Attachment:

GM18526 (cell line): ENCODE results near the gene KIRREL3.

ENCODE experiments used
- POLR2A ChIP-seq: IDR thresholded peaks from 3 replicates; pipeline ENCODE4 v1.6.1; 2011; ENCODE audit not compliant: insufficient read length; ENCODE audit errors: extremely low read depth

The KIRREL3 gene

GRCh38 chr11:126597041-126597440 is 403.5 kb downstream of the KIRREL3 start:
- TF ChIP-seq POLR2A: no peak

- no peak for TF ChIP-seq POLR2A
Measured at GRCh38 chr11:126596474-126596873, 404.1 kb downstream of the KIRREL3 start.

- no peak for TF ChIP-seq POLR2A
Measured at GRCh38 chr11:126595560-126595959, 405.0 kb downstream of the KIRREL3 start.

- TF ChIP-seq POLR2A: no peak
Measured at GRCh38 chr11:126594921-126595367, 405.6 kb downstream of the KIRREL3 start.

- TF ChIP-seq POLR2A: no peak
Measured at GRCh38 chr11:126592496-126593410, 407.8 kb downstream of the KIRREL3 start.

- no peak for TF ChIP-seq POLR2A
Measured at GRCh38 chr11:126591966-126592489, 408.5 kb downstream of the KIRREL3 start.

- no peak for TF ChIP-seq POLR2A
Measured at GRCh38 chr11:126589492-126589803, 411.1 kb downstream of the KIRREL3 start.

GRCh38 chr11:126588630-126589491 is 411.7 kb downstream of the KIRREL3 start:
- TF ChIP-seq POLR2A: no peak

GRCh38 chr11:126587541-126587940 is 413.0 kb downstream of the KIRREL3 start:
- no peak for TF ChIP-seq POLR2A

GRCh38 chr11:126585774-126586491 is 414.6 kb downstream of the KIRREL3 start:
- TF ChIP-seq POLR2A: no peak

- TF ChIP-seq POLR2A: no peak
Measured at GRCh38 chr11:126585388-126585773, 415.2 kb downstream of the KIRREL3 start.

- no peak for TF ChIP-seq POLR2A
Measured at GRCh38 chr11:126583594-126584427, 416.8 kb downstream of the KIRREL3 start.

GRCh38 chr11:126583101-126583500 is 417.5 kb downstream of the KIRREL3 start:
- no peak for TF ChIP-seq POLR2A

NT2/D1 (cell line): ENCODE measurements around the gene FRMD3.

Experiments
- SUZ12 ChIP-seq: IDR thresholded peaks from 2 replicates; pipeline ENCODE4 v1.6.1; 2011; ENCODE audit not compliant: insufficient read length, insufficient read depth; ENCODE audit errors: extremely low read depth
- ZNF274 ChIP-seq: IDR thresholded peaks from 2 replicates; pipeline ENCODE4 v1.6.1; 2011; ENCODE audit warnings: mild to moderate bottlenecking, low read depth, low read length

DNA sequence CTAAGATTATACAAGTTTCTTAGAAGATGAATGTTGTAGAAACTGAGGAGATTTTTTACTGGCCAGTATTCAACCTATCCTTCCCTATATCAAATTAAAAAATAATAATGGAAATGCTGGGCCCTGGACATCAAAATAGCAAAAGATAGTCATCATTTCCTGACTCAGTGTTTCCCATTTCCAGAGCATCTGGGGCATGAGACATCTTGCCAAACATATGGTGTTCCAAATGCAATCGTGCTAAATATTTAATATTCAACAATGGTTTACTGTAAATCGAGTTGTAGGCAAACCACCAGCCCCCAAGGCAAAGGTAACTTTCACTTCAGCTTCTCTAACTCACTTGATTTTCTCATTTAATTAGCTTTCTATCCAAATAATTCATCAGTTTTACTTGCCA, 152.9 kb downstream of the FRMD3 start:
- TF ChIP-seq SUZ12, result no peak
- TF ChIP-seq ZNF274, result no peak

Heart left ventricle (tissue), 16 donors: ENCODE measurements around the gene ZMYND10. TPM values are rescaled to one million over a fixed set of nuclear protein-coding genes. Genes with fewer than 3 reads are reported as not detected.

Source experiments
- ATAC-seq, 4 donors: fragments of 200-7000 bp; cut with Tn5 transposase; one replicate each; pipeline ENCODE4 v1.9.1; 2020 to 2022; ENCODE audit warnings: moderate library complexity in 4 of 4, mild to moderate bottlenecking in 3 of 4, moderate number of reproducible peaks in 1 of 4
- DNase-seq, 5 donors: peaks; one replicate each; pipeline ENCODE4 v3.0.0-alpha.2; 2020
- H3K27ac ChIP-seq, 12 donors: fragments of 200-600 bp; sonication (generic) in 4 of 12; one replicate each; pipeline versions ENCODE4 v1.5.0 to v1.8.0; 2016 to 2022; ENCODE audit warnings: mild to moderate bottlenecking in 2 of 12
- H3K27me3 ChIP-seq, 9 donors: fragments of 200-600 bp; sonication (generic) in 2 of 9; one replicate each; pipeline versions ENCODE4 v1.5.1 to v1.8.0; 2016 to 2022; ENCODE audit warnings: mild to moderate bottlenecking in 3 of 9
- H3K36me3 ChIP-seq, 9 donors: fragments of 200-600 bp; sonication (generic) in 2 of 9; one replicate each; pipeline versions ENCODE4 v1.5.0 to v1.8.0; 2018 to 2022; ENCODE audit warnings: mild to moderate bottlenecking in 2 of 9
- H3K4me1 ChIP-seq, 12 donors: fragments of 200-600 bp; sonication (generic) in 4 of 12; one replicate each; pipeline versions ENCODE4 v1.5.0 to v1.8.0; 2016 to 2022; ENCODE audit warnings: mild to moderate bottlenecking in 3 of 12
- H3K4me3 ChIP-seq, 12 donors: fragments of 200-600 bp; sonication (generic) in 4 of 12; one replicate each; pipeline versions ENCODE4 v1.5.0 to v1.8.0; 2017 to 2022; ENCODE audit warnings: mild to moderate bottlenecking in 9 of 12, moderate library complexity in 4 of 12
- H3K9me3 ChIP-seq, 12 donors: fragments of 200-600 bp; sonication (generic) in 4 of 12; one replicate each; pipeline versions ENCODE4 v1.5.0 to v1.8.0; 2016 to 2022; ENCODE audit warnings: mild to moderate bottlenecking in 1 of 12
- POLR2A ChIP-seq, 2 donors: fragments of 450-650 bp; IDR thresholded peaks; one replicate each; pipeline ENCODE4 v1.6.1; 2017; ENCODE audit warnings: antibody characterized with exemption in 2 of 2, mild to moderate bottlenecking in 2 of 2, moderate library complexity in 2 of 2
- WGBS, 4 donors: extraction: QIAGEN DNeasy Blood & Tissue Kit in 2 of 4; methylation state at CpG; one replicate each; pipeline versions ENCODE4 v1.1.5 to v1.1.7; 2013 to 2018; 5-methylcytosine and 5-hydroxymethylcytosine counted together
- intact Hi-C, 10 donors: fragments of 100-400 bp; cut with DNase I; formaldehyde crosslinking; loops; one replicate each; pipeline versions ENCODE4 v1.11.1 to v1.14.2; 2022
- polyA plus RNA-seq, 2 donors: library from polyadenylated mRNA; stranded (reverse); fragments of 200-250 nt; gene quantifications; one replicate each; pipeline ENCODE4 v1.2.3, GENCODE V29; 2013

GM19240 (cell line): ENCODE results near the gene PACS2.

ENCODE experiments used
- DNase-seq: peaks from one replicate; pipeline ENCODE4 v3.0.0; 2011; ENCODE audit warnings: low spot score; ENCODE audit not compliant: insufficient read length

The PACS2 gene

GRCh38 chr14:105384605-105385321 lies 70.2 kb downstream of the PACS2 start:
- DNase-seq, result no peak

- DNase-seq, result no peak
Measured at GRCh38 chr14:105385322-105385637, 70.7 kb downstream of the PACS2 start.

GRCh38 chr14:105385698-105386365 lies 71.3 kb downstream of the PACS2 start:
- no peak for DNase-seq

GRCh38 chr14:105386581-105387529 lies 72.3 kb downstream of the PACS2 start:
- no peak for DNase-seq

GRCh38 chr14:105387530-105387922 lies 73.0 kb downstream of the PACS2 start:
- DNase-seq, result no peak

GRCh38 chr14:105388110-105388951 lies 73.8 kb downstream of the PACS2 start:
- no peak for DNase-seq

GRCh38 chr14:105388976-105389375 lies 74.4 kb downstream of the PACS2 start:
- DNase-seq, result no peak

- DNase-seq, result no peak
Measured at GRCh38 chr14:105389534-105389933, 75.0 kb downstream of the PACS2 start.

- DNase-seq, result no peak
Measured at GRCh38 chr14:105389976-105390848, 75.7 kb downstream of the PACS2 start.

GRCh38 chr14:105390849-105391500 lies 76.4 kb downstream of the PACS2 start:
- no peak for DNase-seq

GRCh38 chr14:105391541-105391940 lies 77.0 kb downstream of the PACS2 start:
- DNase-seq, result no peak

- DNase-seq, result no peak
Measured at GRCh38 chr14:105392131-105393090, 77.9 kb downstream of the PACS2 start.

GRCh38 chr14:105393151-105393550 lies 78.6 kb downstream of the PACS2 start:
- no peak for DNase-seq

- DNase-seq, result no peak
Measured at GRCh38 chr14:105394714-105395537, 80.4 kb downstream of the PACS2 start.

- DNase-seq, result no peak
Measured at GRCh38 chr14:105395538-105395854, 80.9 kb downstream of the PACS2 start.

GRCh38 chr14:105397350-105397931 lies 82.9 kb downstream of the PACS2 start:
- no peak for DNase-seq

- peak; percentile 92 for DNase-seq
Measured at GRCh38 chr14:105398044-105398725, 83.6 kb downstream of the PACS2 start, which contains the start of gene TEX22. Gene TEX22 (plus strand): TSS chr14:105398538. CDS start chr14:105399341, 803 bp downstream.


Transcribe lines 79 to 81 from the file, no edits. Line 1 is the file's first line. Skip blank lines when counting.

Measured at GRCh38 chr14:105392131-105393090, 77.9 kb downstream of the PACS2 start.

GRCh38 chr14:105393151-105393550 lies 78.6 kb downstream of the PACS2 start:
- no peak for DNase-seq